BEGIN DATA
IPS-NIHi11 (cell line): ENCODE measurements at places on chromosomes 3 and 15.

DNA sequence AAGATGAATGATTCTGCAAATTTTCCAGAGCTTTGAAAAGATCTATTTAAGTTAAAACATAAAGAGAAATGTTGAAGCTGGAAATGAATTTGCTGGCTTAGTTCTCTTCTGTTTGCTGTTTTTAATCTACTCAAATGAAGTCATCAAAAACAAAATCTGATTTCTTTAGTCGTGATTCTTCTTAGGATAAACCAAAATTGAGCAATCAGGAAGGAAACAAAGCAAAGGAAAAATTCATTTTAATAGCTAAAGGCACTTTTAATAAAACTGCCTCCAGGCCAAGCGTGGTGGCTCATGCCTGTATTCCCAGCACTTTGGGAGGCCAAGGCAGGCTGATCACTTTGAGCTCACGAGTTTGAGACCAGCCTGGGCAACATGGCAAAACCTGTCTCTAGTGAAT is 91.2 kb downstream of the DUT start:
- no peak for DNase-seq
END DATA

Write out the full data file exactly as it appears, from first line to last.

IPS-NIHi11 (cell line): ENCODE measurements at places on chromosomes 3 and 15.

DNA sequence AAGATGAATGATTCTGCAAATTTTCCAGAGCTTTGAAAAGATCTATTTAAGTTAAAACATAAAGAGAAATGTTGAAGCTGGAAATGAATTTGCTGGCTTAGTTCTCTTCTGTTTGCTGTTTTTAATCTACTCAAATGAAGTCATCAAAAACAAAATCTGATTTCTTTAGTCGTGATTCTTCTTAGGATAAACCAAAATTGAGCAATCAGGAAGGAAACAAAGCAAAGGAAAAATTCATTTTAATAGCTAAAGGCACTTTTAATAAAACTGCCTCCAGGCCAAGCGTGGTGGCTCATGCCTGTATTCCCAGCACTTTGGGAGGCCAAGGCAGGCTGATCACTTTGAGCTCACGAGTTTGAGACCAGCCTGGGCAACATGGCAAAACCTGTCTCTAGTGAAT is 91.2 kb downstream of the DUT start:
- no peak for DNase-seq